“The Proud Boys didn’t want everybody to know the plan, because then I guess it would have gotten out. And they didn’t want it to get out,” Mundell said in the interview, noting that the thousands of messages they reviewed — extracted from the phones of Tarrio and his co-defendants — were peppered with blank slots where exchanges had been deleted.
“And that’s why the government couldn’t present too much of the evidence that they had already deleted, because it was unrecoverable,” Mundell said. “So, they definitely didn’t want people to know.”
And that wasn’t the only absence of evidence that factored into the jury’s deliberations. Mundell said that he was persuaded by the fact that there wasn’t a single message among the Proud Boys leaders — even after their members contributed to the chaos at the Capitol — urging their allies to withdraw from the riot or stay away from the violence.
“That factored in for me. It showed an absence of evidence of standing down. No one says, ‘no, don’t do this. We’re not going to do this.’ There was none of that,” Mundell said. “And that was probably because they never said it. And the things that were affirming that they were going to be violent. They just kind of let it happen.”
Mundell’s comments are the first insight into the jury’s deliberation in the case of Tarrio and four Proud Boys who prosecutors say were the most crucial drivers of the violence that unfolded at the Capitol on Jan. 6. The Justice Department contends that Tarrio, along with leaders Ethan Nordean, Joe Biggs and Zachary Rehl, spearheaded a conspiracy to prevent Joe Biden from taking office — and were prepared to use force to get their way. A fifth defendant, Dominic Pezzola, was acquitted of seditious conspiracy but convicted of numerous felonies for his own role in the attack — which included igniting the breach of the Capitol itself when he smashed a Senate window with a riot shield.
Prosecutors showed evidence that the Proud Boys spent weeks before Jan. 6 discussing their desire to prevent Biden from taking office, and on Jan. 6, hundreds — in a crowd led by Nordean, Biggs and Rehl — marched to the Capitol even while Trump was speaking to his supporters near the White House. At the Capitol, members of the Proud Boys marching group were present — and often involved — in the crucial moments when the mob breached police lines and many later entered the Capitol, led by Pezzola.
Mundell said he understood the jury’s work on the case as a significant moment for the country.
“I think it’s huge. It’s something that needed to happen,” he said. “I definitely think it’s important because otherwise, somebody might get the idea that this is okay to do again.”
Although the jury deliberated for about a week, Mundell said it didn’t take long for jurors to agree that the group had committed a seditious conspiracy.
“The first day we elected a foreman. After that, we all put out our initial impressions of the evidence. We all voted and most people saw the evidence pointed towards seditious conspiracy. By the second day, we had pretty much established guilty verdicts on the conspiracy,” he said.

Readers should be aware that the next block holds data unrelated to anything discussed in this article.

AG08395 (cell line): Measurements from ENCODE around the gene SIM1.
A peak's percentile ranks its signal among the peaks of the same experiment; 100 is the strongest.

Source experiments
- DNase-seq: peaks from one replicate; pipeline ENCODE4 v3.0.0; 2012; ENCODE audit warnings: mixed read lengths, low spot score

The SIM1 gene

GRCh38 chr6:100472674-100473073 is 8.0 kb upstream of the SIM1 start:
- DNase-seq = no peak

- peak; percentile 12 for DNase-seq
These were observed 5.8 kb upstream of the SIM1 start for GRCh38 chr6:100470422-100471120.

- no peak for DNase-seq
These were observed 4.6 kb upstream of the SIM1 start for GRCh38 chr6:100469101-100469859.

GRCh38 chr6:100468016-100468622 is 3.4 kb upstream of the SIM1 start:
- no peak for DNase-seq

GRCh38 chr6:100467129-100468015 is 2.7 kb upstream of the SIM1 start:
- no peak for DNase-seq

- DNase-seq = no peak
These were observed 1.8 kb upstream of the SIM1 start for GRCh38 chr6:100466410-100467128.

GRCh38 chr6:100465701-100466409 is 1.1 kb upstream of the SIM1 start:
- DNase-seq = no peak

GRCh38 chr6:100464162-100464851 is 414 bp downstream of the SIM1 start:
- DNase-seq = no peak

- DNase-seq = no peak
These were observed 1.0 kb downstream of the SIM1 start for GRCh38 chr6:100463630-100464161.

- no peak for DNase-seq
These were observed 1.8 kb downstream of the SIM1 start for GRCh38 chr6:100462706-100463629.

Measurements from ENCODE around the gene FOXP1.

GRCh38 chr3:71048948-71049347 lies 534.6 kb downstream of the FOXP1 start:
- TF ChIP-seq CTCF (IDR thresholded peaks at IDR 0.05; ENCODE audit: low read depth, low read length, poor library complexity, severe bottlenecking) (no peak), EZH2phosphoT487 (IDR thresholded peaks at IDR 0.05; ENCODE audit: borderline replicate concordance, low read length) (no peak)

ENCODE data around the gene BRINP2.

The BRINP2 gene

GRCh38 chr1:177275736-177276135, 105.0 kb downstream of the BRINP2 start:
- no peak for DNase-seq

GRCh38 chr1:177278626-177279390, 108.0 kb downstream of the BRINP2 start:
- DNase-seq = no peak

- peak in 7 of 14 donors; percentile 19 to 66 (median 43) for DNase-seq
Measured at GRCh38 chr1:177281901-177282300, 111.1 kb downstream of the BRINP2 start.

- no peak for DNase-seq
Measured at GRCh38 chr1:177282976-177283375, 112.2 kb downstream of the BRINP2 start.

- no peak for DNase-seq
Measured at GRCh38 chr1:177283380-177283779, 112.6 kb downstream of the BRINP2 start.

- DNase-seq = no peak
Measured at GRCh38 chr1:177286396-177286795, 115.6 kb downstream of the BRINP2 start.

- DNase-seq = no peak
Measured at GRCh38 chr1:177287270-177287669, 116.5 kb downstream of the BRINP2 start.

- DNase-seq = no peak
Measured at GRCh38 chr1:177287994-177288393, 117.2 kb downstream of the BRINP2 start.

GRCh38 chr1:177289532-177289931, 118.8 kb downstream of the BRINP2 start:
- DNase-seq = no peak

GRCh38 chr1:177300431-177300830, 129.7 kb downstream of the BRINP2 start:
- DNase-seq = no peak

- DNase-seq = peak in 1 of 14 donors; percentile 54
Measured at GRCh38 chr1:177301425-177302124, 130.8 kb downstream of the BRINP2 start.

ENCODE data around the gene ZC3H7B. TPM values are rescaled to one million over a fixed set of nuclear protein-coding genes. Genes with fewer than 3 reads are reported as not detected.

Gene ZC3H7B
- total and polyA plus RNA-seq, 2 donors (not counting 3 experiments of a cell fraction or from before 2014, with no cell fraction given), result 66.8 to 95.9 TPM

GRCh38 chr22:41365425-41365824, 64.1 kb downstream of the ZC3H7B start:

Mundell said the group agreed that Pezzola was not guilty of seditious conspiracy because he wasn’t closely tied enough to Tarrio or the group’s leaders — Pezzola took the stand and emphasized that he had only been in the Proud Boys for a month before Jan. 6 and barely knew his co-defendants.
“Another factor was just that he wasn’t the brightest bulb on the porch. And may not have been bright enough to really know about the plan,” Mundell said. “So I said, well, poor guy. He should’ve listened to his father-in-law, who told him ‘don’t go.’”
Mundell said the jury simply did not buy the defense’s claims that the Proud Boys were only interested in First Amendment-protected protests and to make their voices heard in Washington.
“You don’t stop the steal by breaking into the Capitol and over-running the police lines and beating up on and spraying the police,” he said.
He also indicated that a crucial piece of evidence unearthed by an open-source online sleuth late in the Proud Boys trial factored heavily into the jury’s consideration of Rehl’s role in the attack. While Rehl, who took the stand in his own defense, had emphasized repeatedly that he committed no violence, prosecutors displayed a newly discovered video that appeared to show Rehl pepper spraying toward a line of outnumbered police officers at one of the early moments of the riot.
“Rehl really got caught on cross examination after he was adamant that he never sprayed a police officer … On cross that all fell apart when the video came out and it showed that he was spraying towards the cops,” Mundell said.
Mundell also emphasized that the jury considered very little about Trump’s role in Jan. 6, despite one “anti-Trump” juror’s effort to tie the former president to the Proud Boys’ actions. To be sure, Trump was a persistent undercurrent in the case — prosecutors noted that his invocation of the Proud Boys during a September 2020 debate turbocharged the group’s recruitment efforts. And his Dec. 19, 2020 tweet urging supporters to descend on Washington to protest the election results on Jan. 6, 2021, was the moment that jumpstarted the Proud Boys’ seditious conspiracy.
But Mundell said those two episodes were the extent of Trump’s relationship to the case.
“[T]he evidence doesn’t show anything that Trump did other than ‘be there, will be wild’ and ‘stand back and stand by,’” he said. “That was his contribution to this case. Other than that, everyone was focused. I think they got a fair trial.”